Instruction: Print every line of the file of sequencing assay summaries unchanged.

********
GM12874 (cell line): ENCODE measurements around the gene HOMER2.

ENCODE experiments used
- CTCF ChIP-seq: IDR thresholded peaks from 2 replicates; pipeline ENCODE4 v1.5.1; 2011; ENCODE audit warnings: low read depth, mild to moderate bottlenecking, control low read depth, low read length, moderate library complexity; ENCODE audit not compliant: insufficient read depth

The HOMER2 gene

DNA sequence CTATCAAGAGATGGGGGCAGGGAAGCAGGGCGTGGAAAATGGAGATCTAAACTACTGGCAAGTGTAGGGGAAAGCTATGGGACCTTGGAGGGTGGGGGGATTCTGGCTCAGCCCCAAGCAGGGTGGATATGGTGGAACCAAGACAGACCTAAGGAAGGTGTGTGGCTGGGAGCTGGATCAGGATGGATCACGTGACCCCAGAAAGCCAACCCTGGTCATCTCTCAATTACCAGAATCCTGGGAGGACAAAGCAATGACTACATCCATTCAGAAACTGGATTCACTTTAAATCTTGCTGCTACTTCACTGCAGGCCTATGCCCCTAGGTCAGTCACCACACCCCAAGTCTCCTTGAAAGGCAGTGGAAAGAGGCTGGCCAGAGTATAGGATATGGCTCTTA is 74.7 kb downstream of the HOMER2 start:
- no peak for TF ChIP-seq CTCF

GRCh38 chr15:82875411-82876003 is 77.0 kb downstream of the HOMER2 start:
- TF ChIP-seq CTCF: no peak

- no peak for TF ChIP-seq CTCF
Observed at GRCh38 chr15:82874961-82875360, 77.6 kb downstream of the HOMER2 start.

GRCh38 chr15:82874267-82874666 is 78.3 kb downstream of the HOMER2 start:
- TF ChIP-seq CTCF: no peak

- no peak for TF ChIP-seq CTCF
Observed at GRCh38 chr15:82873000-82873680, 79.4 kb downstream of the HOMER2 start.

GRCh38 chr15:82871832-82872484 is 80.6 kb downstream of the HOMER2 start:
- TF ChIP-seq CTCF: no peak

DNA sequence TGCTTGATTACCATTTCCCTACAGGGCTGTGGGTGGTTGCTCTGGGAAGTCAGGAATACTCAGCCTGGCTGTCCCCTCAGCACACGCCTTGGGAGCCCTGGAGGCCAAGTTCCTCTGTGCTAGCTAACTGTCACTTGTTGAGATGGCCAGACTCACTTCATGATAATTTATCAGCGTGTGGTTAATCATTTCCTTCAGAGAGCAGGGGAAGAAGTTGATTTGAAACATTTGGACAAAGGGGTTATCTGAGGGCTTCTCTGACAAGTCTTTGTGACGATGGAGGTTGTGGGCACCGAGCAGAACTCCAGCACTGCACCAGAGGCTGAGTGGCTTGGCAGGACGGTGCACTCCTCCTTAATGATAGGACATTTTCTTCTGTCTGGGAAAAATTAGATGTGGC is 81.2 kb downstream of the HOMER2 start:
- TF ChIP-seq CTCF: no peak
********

GM12874 (cell line): ENCODE measurements around the gene HOMER2.

ENCODE experiments used
- CTCF ChIP-seq: IDR thresholded peaks from 2 replicates; pipeline ENCODE4 v1.5.1; 2011; ENCODE audit warnings: low read depth, mild to moderate bottlenecking, control low read depth, low read length, moderate library complexity; ENCODE audit not compliant: insufficient read depth

The HOMER2 gene

DNA sequence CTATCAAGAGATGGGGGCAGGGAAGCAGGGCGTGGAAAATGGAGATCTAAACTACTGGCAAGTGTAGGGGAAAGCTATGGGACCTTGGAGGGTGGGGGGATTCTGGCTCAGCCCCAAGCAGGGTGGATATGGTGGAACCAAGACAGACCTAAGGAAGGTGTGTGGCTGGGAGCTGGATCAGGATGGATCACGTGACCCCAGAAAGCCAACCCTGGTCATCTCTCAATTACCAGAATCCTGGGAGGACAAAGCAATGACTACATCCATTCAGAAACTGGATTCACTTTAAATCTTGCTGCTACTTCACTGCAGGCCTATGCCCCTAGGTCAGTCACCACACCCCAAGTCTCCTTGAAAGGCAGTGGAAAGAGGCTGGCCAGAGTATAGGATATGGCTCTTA is 74.7 kb downstream of the HOMER2 start:
- no peak for TF ChIP-seq CTCF

GRCh38 chr15:82875411-82876003 is 77.0 kb downstream of the HOMER2 start:
- TF ChIP-seq CTCF: no peak

- no peak for TF ChIP-seq CTCF
Observed at GRCh38 chr15:82874961-82875360, 77.6 kb downstream of the HOMER2 start.

GRCh38 chr15:82874267-82874666 is 78.3 kb downstream of the HOMER2 start:
- TF ChIP-seq CTCF: no peak

- no peak for TF ChIP-seq CTCF
Observed at GRCh38 chr15:82873000-82873680, 79.4 kb downstream of the HOMER2 start.

GRCh38 chr15:82871832-82872484 is 80.6 kb downstream of the HOMER2 start:
- TF ChIP-seq CTCF: no peak

DNA sequence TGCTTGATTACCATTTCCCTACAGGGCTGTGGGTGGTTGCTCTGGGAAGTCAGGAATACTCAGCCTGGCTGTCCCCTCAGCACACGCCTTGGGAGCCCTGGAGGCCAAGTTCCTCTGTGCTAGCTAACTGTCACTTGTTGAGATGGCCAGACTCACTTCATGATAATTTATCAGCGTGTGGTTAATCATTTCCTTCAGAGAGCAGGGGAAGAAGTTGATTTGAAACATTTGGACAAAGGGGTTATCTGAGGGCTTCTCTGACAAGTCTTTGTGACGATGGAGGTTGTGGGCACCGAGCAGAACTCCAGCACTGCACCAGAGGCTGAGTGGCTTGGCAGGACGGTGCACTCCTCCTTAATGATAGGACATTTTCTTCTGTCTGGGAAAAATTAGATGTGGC is 81.2 kb downstream of the HOMER2 start:
- TF ChIP-seq CTCF: no peak